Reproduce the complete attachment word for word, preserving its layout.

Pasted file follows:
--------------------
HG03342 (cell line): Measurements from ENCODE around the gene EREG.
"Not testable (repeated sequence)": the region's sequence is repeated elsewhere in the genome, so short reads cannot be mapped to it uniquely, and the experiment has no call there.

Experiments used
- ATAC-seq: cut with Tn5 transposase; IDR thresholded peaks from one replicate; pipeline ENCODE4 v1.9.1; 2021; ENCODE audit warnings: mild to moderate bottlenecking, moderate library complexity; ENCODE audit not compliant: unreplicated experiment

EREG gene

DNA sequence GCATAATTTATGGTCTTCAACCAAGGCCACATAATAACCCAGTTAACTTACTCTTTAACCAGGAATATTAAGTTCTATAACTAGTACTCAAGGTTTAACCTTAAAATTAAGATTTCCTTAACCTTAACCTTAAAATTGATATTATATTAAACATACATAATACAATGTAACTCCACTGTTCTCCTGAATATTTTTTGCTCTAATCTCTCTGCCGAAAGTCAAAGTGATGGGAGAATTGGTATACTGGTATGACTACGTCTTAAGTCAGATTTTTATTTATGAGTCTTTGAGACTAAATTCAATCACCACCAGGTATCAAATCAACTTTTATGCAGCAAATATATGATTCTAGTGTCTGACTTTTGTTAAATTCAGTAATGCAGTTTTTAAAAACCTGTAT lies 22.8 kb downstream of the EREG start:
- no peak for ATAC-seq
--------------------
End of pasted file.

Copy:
HG03342 (cell line): Measurements from ENCODE around the gene EREG.
"Not testable (repeated sequence)": the region's sequence is repeated elsewhere in the genome, so short reads cannot be mapped to it uniquely, and the experiment has no call there.

Experiments used
- ATAC-seq: cut with Tn5 transposase; IDR thresholded peaks from one replicate; pipeline ENCODE4 v1.9.1; 2021; ENCODE audit warnings: mild to moderate bottlenecking, moderate library complexity; ENCODE audit not compliant: unreplicated experiment

EREG gene

DNA sequence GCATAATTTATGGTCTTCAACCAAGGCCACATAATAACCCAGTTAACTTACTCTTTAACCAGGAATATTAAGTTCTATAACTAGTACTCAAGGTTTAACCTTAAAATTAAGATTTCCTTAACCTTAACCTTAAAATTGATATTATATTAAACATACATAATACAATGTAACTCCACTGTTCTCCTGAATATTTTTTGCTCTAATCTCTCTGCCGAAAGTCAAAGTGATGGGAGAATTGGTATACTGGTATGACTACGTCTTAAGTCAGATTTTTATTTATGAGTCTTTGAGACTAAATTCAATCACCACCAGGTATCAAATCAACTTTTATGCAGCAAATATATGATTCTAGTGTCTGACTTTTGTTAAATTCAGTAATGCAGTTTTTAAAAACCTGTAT lies 22.8 kb downstream of the EREG start:
- no peak for ATAC-seq